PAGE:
An Excerpt From Ray Garton’s Introduction to Blue November Storms

Ray Garton had way too many kind things to say about Blue November Storms in his introduction to the new edition, but he also covered a wide range of topics including why you should never, ever go into the woods. Ever.

Here’s a little preview:

It is immediately evident when one reads Blue November Storms that one is in the hands of a writer who knows what he’s doing. That only becomes more evident as one proceeds.

Blue November StormsI love this kind of story. You know, the kind of story where old friends, often reunited after a long separation, are confronted with the resurgence of some haunting or terrifying event from the past in which they were all involved and by which they were all scarred. It has a rich history in the genre–Peter Straub’s Ghost Story, Stephen King’s It, among others–because it’s something with which most people can immediately identify. While few of us have in our backgrounds something as extreme as murder or rape or some other horrible crime, we all have something we probably would not want to revisit, something we wish would just stay buried.

But this is the horror genre, where things don’t stay buried.

In a cabin they built in the woods, they will reunite with their friend after twenty years on the night of what promises to be a spectacular meteor shower. While their families are at a nearby campground watching the light show, the guys will be hashing over the past in their old cabin.

But like I said… this is the horror genre.

Anyone familiar with the horror genre knows that, should you find yourself in a horror story, it’s always a good idea to stay the hell out of the woods. Personally, I think that’s a good policy in life, staying out of the woods. I grew up in a family of campers. I’ve never been able to get a good handle on the concept of camping. People in the modern world, with all the modern conveniences, deciding to pack some stuff and go stay out in the woods for a while–it makes no sense. I mean, if a massive earthquake hits or there’s a nuclear attack or the power grid goes down, yeah, then you have to rough it. But to pick a random weekend and leave behind one’s bed and toilet and heat and air conditioning to traipse off to the woods and sleep in a tent for pleasure–it’s unfathomable madness. Even if you have access to a cabin, it’s still a cabin and you’re still in the goddamned woods. I don’t get it.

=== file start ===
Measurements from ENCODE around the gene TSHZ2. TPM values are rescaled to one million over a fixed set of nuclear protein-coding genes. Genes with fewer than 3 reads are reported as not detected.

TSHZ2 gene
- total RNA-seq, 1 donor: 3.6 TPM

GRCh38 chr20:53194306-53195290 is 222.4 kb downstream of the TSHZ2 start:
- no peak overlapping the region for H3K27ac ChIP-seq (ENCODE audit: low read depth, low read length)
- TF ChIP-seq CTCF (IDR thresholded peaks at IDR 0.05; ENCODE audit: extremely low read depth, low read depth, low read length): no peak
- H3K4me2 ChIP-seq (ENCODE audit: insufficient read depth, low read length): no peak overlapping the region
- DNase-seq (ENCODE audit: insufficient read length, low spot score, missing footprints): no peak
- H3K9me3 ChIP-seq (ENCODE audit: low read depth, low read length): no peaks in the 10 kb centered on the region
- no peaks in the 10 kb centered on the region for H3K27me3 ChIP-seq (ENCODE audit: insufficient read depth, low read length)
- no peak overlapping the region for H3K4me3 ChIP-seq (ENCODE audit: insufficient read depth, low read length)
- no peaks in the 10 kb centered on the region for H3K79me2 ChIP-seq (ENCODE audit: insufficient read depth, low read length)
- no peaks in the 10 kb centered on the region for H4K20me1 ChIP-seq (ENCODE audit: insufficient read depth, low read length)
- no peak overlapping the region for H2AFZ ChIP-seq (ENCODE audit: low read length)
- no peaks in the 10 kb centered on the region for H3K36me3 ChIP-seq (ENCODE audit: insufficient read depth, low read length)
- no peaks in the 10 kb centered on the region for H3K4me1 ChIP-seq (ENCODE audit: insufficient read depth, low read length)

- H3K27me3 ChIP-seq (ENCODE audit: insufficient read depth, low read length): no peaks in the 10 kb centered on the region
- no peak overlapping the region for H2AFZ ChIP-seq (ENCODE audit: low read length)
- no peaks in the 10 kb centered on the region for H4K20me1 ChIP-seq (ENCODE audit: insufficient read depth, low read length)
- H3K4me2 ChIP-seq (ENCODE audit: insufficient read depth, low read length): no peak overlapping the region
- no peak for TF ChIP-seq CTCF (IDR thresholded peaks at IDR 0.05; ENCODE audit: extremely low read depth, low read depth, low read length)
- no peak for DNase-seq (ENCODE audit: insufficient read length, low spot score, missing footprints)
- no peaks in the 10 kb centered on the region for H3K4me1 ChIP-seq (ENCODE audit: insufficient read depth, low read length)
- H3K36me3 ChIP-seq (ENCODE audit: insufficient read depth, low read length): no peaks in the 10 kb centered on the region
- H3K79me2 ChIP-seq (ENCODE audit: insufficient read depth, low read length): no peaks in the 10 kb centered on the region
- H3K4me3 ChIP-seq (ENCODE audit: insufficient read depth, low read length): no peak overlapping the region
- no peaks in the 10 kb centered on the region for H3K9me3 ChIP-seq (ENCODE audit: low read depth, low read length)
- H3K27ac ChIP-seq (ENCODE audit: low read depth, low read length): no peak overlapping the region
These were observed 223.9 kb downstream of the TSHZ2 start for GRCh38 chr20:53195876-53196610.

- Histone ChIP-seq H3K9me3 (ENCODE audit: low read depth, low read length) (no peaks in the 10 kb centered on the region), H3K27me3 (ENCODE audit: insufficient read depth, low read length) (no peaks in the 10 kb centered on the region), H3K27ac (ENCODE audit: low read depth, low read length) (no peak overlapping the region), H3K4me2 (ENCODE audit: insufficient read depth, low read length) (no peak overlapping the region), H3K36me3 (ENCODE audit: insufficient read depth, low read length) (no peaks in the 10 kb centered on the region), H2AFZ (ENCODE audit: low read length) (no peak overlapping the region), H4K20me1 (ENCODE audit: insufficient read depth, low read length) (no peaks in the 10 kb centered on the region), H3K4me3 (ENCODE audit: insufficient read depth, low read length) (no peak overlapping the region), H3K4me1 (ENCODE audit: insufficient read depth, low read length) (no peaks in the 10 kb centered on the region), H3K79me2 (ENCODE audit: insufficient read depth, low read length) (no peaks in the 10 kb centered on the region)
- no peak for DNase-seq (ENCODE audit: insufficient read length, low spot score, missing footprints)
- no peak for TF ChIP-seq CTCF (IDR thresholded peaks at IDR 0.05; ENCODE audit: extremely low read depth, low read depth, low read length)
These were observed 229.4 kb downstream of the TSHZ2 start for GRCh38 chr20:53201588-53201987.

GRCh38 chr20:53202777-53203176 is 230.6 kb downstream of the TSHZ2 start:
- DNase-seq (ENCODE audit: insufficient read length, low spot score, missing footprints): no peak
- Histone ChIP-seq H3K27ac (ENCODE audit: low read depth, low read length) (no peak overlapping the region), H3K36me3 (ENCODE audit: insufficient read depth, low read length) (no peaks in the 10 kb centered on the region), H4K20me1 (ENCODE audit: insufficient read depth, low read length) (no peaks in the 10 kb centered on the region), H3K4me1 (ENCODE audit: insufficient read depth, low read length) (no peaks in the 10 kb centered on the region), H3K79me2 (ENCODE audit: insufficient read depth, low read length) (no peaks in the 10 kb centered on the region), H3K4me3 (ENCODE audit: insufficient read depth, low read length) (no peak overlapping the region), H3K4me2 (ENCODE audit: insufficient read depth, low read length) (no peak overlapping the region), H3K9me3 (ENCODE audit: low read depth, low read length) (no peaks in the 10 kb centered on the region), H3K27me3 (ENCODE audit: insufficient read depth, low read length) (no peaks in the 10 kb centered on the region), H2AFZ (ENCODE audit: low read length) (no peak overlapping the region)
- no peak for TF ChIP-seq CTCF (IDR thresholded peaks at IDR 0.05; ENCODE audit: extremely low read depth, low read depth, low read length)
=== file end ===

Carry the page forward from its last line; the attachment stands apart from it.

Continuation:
If you’re a horror fan, you know what’s out there. There are families of inbred cannibals, practitioners of unspeakable religious rites, extraterrestrials possibly disoriented by a rough touchdown, drug-crazed psycho-killers and Bigfoot, to name only a few things. But that’s just the horror stuff. There’s also nature to contend with, and I’m not talking about the PBS series. I’m talking about possible conditions that will kill you and animals that will start eating you before you’re dead. I’m talking about insects that not only don’t fear you but want to explore you and boldly go where no insect has ever gone before and should never ever be allowed to go, period…

It’s really a wonderful introduction and Ray has a lot more to say after that, so I hope you’ll pick up a copy of this new edition!

Place your order for a signed copy on the Cemetery Dance Publications website!

Or you can order an unsigned copy of Amazon.com!

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